Paolo Sorrentino was already held in high esteem when his masterpiece The Great Beauty came out in 2013 but that threw him into the stratosphere of International filmmakers. However every single thing he has done since has been a crushing disappointment first with the navel gazing Youth to now his big budget long-form television series The Young Pope. It’s often been said sometimes films seem better in a foreign language and his two recent projects are in English so maybe there is some truth to that.
Jude Law plays Pope Pius XIII (born Lenny Belardo) who is the first American Pope and of course the youngest ever. He shacks the Vatican up with dismantling the more liberally oriented message of his predecessor and go back to the arch-conservatism of old. He also refuses to be seen in public in any form and refuses to be merchandised by the Catholic Church. It’s all a power struggle between the Vatican and the newly elected pope and of course the Pope has to deal with the abuse of children within the Catholic Church.
Sorrentino hired Tony Grisoni to collaborate on the telescript and it seems like there was either miscommunication or a falling out because it’s extremely muddled. The first few episodes are really great and have some great surreal moments, the opening of the first episode is absolutely genius. However as the series goes on all these subplots get more and more of the focus and really subtracts from the interesting enough story of this new pope. The surrealism also gets increasingly downplayed, the surrealism probably came from Grisoni who is one of Terry Gilliam’s go to collaborators after all.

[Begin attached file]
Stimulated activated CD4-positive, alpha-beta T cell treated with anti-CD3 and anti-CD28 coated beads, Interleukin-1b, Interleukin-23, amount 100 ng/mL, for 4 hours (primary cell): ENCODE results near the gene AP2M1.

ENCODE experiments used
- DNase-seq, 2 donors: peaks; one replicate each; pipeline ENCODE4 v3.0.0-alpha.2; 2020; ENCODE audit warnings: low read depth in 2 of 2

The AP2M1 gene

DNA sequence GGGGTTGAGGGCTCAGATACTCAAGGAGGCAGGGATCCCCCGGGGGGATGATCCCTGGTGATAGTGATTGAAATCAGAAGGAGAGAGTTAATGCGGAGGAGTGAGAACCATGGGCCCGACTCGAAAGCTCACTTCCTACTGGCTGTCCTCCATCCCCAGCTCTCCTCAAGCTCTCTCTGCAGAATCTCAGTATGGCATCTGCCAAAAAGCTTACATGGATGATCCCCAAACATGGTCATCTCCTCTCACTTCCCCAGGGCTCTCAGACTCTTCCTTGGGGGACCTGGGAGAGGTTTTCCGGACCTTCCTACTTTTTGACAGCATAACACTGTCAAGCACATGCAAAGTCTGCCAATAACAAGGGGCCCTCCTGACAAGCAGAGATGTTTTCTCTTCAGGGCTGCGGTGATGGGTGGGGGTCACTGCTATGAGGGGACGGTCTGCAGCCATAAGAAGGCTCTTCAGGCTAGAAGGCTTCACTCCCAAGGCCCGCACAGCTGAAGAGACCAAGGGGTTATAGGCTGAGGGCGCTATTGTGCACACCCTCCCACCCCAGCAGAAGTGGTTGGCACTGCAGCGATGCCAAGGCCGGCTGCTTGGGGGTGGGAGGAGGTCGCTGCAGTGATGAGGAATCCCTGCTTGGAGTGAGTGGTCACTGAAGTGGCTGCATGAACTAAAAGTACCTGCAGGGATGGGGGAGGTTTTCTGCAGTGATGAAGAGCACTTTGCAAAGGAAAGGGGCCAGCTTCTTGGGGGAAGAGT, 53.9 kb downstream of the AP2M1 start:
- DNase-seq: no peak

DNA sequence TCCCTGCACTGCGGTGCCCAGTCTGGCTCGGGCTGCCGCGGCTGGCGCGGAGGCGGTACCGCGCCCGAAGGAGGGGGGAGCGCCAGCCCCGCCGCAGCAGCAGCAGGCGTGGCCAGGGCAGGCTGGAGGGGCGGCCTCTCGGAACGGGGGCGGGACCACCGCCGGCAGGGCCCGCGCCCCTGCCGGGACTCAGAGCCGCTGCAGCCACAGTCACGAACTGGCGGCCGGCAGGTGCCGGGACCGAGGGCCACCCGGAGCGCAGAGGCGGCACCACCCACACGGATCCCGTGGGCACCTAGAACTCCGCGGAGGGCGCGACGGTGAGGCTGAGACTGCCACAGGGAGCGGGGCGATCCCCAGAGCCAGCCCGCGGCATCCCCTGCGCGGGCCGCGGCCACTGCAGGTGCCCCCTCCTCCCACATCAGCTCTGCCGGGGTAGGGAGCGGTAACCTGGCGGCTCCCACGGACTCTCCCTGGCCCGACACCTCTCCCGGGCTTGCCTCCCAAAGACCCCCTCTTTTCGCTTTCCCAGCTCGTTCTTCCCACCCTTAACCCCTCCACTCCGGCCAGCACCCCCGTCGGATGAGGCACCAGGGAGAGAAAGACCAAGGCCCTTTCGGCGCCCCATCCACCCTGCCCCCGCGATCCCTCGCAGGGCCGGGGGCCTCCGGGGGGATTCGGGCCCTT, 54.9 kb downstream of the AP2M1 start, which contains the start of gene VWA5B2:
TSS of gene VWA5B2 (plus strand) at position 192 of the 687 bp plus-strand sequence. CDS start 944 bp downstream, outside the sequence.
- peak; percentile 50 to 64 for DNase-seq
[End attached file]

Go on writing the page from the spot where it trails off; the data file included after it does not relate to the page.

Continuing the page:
However the series works for about a little over half the time which is mostly down to Jude Law’s performance. Law is of course a great actor even though he has the one American accent he does but most British actors do like his contemporary Ewan McGregor. The cast is full of some great veterans like the always wonderful Diane Keaton in a darker role than usual and James Cromwell alongside many European actors as well. It also has an interesting score of whiny indie music, mainstream pop and songs from legendary Post-Punk band The Sound and indie popsters Belle & Sebastian.
It starts falling apart when a subplot about a paedophile in New York takes over. It’s an admiral attempt at dealing with a serious issue within the church but it takes over the narrative and Law’s Pius XIII gets sidelined for a bit. It’s overall a notable attempt at a TV series by Sorrentino but it’s better aspects get sidelined by its many subplots which is the problem with so much long-form television.
It does seem people are finally waking up to the fact film will always better than TV no matter what some critics may claim. Sorrentino should probably stick to film projects in the Italian language after this but it has been renewed for a second season so seems unlikely. The Blu-Ray release is completely barebones with no specials features at all.